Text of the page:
A cross-section of community health workers and sub-county officials who attended a 
training on Seed-Scale in Bufunjo, sub-county in October 2016.

As a result of the above project, the following results were achieved:

  • Over 1,575 people were reached with training and knowledge on SEED-SCALE and how it operates.    
  • Group formation and strengthening in the target communities where over 15 new groups were formed. Old groups have been re-energized and got more committed to work together as a team to realize their set objectives.  
  • More group members are taking action together, this has led to increased use of their human energy in activities like local road repairs, construction of kitchens, dry racks, fish pond construction, and starting savings groups.
  • The sub-county leadership is actively involved and assists community members in advancing their perceived agenda. 
  • There is empowerment strengthening especially among the people who are members of the groups through their active engagements in community related activities. 

The latest effort to promote and engage community members in the process of development is under a project called "Documenting the Process of Community Change in Kandama village Bufunjo Sub-county, Kyenjojo district western Uganda". This process of documenting community change is useful in understanding how change happens at the local level. For this change to happen as stated in the SEED-SCALE principles.

Rwenjaza Yahura Yehoza (Savings and Loans) association members.
The process of community change:

  1. As stated in Just and Lasting Change (2016), each community is unique and therefore, community change is a gradual process and is difficult to notice it if it happens in communities where there is some development already. However, for one which is still developing of which Kandama is one of them any change that occur it is easily noticeable. For instance, when a home puts up a drying rack, pit latrines, eating three meals, balanced diet among others.   
  2. The guiding principle in this process of change is the rising quality of life. This happens when homes are shifting from small huts which are grass thatched to iron roofed, and then to semi-permanent houses, increasing number of school going children and ensuring that they stay and complete basic levels. For our case in Uganda that is primary seven.  Also, working towards increasing personal and household income.  
  3. Effort were made in the initial stages of my engagement with the communities to ensure that people are mobilized and are able to identify and work towards achieving their felt needs, gather voice and demand for quality service delivery from the duty bearers.
  4. Then, people start to coalesce around issues that affect them as a group and community. A case in point are groups of savings and loans, farmers groups and service provision.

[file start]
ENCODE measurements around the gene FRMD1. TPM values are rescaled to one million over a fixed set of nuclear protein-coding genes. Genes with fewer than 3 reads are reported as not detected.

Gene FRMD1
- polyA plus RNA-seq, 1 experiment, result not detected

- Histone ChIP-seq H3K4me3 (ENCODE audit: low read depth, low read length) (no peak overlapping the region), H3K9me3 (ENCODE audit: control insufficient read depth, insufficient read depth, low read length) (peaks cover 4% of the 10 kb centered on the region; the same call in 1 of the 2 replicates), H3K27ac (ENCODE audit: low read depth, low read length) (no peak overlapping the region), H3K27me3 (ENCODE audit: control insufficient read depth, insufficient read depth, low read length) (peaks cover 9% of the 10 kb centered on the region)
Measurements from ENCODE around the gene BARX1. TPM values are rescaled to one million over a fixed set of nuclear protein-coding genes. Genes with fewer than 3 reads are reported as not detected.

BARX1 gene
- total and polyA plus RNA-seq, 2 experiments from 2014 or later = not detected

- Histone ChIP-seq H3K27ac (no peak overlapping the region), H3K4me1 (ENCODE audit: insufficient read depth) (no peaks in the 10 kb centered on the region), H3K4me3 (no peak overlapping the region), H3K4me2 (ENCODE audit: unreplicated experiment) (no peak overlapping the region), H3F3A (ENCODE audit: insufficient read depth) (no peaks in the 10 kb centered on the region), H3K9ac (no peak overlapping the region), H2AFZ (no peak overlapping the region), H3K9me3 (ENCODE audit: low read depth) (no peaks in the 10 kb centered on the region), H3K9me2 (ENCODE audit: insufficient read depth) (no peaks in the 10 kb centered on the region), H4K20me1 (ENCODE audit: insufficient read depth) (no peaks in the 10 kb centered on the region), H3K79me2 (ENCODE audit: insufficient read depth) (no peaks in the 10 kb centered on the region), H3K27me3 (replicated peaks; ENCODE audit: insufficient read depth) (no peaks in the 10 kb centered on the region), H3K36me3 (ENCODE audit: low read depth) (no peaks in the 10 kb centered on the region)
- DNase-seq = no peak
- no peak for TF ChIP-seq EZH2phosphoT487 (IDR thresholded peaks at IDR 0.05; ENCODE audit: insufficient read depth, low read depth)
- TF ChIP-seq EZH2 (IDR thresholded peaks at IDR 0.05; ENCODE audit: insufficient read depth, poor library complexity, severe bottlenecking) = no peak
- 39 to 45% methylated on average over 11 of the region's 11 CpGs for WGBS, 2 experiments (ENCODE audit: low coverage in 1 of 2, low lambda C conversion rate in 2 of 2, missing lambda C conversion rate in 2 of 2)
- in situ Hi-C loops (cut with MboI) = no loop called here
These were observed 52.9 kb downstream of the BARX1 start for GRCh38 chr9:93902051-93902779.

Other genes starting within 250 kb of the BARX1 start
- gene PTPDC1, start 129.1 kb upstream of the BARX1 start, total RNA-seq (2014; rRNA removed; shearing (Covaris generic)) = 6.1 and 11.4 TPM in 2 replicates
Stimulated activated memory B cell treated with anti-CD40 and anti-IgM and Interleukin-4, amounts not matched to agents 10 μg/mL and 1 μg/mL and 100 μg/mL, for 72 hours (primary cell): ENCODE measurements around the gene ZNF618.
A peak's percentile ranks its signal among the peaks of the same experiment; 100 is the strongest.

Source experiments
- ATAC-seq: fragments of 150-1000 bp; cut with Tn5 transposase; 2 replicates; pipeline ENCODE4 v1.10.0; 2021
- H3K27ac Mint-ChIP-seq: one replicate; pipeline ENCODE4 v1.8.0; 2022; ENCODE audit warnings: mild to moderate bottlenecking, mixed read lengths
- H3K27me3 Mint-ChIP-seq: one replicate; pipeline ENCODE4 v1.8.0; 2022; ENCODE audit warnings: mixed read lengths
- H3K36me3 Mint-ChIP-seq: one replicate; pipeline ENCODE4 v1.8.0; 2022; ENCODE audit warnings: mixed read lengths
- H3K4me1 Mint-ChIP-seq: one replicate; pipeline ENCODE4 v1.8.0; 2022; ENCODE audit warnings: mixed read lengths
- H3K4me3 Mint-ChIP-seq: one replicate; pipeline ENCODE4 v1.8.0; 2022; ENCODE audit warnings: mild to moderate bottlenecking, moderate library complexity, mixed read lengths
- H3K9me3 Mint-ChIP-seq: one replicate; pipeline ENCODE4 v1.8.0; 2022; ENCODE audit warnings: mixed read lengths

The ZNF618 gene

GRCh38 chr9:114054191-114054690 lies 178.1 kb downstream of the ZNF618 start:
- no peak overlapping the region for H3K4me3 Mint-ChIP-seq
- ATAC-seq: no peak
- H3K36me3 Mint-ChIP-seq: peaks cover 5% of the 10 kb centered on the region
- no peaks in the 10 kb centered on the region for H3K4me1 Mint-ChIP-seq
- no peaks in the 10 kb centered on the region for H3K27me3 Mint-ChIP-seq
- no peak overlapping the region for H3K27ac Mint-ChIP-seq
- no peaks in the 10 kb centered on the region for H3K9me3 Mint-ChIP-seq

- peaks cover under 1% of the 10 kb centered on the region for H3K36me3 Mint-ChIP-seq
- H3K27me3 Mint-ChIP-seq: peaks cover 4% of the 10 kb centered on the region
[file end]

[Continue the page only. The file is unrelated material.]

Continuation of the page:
5. The selected coordinating committee members have continued to engage the community members in their own development. 

Efforts undertaken so far to support community development and how I have used SEED-SCALE:

  1. Kandama village is one of the villages in Bufunjo sub-county where I have worked previously.   My entry point to this community was through the Community Health Worker who was identified and trained alongside others to facilitate community development using the seed-scale approach.
  2. The process started with the training of the village ‘influential person’ the Community Health Workers. This training did not only introduce the concept of seed-scale to the community but also to the community leaders such the village chairperson, the parish chiefs who are by the laws of Uganda supposed to spearhead the development process at that level.
  3. In an effort to strengthen community development and change Local Coordinating Committees were selected to work alongside the community health worker and the community members.
  4. I have personally visited and trained the formed groups in the community comprising of both men and women. These groups are considered as the engine for community change.
  5. Conducted household visits to build capacity of the community members to continuously monitor themselves in my absence for sustained progress to be achieved. Some are to act as role models to energize the rest of the community members.

Future Generations University Alumni visiting one of the households in Kandama villages.

  1. Community members have woken up and are more conscious of their surroundings. They have started questioning why they are the way they are as expressed by the community health worker “Our people are now sharp and they can ask very important questions especially to politicians and government workers. They no longer want to be deceived like it was in the past”.
  2. Since seed-scale promotes the use of human energy, group formation has been a key activity and highly encouraged among the community members. “I’ve observed that community members can better monitor the activities of their fellow community members because they live with them and they are able to see most of the things that they do everyday”. This juxtaposed with external monitors it works better and is sustainable. 
  3. Three way partnership as emphasized in seed-scale is already taking place in Kandama community. This is because the alumni is a change and external agent, trained the local political leadership to work with the community members as well as working with community groups. Over time, the external agent and the political leadership role is slowly withdrawing and the community leadership is taking root through the selected local coordinating committee which is now mandated to spearhead any other activities alongside community members.